A mortgage lender moved to dismiss a chapter 11 bankruptcy case filed on the eve of foreclosure without the lender’s consent (in its role as a special member of the debtor) on the grounds that the case was filed in bad faith and the filing was not authorized.
The debtor owned a vacation resort that included condominium units and a cabin that were seasonally rented and undeveloped land. It granted a mortgage and assignment of rents to the lender to secure a ~$1.3 million loan and a $500,000 line of credit. Within 6 months the debtor defaulted. The parties agreed to a forbearance that included the debtor’s stipulation that it owed ~$2.6 million and its agreement to certain conditions.
In particular, the debtor (which was a limited liability company) agreed to amend its operating agreement to add the lender as a “Special Member.” The Special Member did not have any economic rights or obligations, but was given the right to approve or disapprove of any “Material Action.” The definition of Material Action included several actions such as merging, selling substantially all of the company’s assets, instituting litigation and liquidation, but primarily focused on instituting or consenting to any sort of bankruptcy or insolvency proceeding.
When deciding whether to consent or not, the Special Member “is not obligated to consider any interests or desires other than its own and has ‘no duty or obligation to give any consideration to any interest of or factors affecting the Company or the Members.'” Thus, the lender was given a right to block the debtor from filing a bankruptcy petition based solely on its own self-interest.
After the debtor defaulted at the end of the forbearance period, the lender commenced a non-judicial foreclosure. Shortly before the foreclosure sale the debtor filed bankruptcy to prevent the sale from occurring.
The lender argued that the case should be dismissed for “cause” because it was filed in bad faith. The court acknowledged that the lack of good faith can provide a basis dismissing a bankruptcy case. The court’s evaluate this issue on a case to case basis, and typically begin by reviewing a long list of factors.
In this case the lender identified about a half-dozen factors that it contended were applicable. The court rejected the lender’s characterization of facts that it alleged supported several of the factors and noted that other factors without more did not justify dismissal. In particular:
- “It is well settled, of course, that the filing of a bankruptcy petition on the eve of a foreclosure or eviction does not, by itself, establish a bad faith filing.”
- “[T]he fact that this is a single asset real estate case does not render it a bad faith filing.”
In evaluating this issue, it appears that a key consideration in the court’s determination that the case was not filed in bad faith was the fact that the debtor had equity in the property so that it had a legitimate interest to protect by filing bankruptcy.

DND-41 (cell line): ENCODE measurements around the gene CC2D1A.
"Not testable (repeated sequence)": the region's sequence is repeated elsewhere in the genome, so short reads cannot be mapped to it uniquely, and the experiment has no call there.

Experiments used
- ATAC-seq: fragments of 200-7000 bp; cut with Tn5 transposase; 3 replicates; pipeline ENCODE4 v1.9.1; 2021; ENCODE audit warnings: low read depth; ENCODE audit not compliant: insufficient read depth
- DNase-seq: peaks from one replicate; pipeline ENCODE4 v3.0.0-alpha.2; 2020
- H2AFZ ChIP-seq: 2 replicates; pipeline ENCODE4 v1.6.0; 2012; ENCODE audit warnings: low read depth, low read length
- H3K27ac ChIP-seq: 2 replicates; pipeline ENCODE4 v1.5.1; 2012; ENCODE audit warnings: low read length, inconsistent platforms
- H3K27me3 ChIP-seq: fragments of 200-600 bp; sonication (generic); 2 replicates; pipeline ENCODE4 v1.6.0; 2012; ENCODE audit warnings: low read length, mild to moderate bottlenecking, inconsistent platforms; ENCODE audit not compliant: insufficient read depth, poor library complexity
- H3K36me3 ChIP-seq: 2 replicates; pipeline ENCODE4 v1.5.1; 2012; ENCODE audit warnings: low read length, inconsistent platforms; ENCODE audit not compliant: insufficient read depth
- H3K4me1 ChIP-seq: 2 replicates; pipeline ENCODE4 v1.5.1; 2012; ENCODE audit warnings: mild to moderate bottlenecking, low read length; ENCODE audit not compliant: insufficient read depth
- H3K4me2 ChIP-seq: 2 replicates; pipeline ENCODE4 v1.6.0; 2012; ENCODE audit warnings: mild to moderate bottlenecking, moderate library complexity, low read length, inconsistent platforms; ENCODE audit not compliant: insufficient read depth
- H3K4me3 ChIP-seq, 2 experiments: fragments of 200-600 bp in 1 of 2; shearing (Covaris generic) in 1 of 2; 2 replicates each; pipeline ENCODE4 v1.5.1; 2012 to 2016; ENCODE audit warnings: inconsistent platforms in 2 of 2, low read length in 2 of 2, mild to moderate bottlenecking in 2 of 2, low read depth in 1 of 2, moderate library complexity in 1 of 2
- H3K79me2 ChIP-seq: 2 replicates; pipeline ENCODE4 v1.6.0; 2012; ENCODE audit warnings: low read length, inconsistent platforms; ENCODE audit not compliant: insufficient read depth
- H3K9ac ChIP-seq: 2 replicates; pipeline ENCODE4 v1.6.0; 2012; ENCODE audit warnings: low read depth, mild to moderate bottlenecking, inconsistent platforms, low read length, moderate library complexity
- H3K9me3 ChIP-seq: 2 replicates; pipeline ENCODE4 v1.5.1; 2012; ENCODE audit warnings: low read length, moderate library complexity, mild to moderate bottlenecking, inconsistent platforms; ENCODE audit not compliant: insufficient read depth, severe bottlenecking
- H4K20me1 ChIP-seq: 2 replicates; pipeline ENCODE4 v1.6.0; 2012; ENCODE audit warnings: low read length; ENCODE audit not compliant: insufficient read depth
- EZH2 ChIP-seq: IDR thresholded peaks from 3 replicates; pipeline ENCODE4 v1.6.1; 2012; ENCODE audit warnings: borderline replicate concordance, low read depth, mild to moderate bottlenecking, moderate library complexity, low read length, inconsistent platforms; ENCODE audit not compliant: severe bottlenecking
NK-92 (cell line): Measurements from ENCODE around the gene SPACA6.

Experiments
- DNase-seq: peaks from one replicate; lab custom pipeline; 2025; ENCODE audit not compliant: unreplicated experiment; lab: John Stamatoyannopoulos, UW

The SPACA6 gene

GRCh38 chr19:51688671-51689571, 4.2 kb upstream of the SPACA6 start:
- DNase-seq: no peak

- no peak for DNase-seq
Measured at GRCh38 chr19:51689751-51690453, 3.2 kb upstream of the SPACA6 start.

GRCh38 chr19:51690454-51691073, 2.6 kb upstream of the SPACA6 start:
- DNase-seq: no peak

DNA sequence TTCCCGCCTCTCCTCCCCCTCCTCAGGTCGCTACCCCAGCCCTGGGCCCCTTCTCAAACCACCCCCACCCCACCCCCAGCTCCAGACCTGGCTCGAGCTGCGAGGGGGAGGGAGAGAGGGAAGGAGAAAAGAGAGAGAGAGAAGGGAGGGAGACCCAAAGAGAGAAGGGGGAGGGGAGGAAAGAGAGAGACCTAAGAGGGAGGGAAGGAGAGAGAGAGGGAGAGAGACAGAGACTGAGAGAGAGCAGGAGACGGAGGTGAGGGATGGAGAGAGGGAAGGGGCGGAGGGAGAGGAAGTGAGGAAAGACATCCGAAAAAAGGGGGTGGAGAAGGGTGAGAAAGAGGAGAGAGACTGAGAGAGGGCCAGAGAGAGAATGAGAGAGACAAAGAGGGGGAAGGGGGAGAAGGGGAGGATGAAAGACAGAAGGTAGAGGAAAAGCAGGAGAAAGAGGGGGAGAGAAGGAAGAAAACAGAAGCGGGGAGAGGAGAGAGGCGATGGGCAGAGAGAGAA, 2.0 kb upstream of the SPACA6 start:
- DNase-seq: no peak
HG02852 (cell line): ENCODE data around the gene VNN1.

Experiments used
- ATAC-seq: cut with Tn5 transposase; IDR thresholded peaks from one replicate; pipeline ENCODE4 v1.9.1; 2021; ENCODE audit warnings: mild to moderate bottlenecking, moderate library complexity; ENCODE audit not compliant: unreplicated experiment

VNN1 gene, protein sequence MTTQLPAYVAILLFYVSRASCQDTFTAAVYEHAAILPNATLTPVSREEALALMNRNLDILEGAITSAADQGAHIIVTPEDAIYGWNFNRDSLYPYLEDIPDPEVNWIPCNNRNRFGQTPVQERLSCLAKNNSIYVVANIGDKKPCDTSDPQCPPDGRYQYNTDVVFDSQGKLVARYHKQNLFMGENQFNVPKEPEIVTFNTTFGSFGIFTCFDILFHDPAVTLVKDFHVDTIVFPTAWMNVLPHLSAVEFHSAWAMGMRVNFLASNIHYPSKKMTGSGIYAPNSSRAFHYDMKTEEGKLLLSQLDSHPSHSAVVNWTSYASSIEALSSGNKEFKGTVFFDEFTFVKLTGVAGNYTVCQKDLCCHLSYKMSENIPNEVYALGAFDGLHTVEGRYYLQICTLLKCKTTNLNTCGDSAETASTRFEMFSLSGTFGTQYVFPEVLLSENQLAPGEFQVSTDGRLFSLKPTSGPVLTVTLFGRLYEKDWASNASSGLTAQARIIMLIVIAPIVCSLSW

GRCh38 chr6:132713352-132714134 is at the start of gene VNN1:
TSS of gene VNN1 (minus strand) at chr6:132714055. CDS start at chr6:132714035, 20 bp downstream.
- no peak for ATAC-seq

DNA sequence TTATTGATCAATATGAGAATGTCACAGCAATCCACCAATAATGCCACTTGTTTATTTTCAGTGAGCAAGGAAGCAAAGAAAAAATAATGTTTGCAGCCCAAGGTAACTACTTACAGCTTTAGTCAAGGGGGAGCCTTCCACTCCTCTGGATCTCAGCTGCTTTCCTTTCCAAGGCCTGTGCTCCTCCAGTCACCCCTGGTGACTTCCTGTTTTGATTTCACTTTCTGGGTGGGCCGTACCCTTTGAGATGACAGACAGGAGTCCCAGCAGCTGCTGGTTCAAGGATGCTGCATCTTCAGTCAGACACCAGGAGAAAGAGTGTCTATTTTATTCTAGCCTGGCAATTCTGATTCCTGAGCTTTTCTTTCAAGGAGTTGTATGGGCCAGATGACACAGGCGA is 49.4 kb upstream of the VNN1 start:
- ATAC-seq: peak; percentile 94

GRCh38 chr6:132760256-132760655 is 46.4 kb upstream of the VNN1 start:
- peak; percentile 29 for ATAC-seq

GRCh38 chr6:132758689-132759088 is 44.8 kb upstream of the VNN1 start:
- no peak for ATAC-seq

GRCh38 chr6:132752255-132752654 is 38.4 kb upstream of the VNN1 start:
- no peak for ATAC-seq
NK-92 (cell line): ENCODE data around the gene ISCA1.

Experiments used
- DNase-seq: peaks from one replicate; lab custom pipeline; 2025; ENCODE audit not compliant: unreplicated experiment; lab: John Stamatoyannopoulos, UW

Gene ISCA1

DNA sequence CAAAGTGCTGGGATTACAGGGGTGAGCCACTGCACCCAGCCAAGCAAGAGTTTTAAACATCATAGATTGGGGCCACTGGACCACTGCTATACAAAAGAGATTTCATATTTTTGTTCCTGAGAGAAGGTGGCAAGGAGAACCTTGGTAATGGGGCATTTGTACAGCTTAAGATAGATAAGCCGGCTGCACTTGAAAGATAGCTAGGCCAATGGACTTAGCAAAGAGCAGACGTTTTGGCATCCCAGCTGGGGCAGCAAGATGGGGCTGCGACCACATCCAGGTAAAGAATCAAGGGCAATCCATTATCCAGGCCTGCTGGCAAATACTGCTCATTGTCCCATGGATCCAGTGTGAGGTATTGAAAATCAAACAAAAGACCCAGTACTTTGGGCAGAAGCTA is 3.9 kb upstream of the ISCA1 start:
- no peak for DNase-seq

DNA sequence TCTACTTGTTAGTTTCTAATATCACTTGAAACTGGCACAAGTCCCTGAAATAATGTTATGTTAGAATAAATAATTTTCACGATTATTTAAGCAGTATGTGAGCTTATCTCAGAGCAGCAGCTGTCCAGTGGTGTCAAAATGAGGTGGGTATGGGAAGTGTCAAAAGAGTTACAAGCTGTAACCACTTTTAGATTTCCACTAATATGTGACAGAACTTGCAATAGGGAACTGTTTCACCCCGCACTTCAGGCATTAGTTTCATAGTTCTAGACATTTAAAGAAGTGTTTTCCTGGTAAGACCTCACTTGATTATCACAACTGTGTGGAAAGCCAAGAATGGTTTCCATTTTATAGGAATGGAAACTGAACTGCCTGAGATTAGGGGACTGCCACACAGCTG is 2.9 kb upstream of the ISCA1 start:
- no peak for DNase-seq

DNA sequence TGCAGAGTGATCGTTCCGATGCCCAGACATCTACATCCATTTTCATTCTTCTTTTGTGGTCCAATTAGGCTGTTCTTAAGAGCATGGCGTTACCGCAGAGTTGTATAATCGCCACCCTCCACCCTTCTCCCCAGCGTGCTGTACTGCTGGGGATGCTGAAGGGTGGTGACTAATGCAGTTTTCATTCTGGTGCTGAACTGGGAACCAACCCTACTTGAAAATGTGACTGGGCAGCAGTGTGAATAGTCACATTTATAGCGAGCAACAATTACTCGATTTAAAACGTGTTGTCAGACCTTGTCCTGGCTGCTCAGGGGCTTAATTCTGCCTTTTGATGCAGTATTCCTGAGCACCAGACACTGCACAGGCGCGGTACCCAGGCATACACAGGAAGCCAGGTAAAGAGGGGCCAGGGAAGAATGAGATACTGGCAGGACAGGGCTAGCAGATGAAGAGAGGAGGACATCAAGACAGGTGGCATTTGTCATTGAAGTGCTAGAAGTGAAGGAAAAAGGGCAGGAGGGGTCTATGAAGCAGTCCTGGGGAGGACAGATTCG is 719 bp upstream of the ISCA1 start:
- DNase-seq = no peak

With respect to whether the filing was unauthorized because the lender acting as a special member of the debtor did not consent, the court considered both state governance and federal bankruptcy law. The debtor argued that the lender consent provision (1) was void as against public policy because it in effect prohibited the debtor from exercising its right to bankruptcy relief, or (2) alternatively was not valid under state law.
As background the court explained that the practice of using “blocking directors” was intended to “ring fence assets from creditors other than a secured creditor who is unwilling to lend otherwise and for whom the structure is made.” (Note that the court used the term “director” interchangeably with “member” or “manager” of an LLC.) The court posed the question of why anyone would go to such an effort. It answered its own question by noting that a simpler, absolute prohibition against filing would probably be deemed void as against public policy.
Prior to the Third Amendment the debtor’s operating agreement required approval of actions by a majority in interest based on “Sharing Ratios,” which were determined based on capital contributions. Absent the Third Amendment, the petition would have been properly authorized. However, the Third Amendment superseded any conflicting or inconsistent provisions in the operating agreement, and as a threshold matter the state LLC statute permitted modification of the default requirement for approval by a majority of interests.
Turning to the question of whether the Third Amendment approval requirement passed muster as a permissible procedure:
The essential playbook for a successful blocking director structure is this: the director must be subject to normal director fiduciary duties and therefore in some circumstances vote in favor of a bankruptcy filing, even if it is not in the best interests of the creditor that they were chosen by.
[The lender’s] playbook was, unfortunately, missing this page.
Consequently, the court denied the lender’s motion to dismiss.
There were several places in the opinion where the court commented on formatting in the lender’s brief – noting items in italics and/or bold. The court provided the following elaboration in a footnote:
While court filings share little in common with email and other forms of modern, textual communication, in each medium parties are encouraged to exercise decorum and not to overuse emphasis. Just as all capital letters are deemed to be shouting in the latter, so goes bold plus italics in the former. The parties are cautioned against the overuse of textual modification for emphasis.
The court’s irritation probably did not make any substantive difference in this case, but it is easy to imagine circumstances where a court’s negative reaction to overuse of exclamation points or other forms of emphasis could be just enough to tip the balance in a close case.
Vicki R Harding, Esq.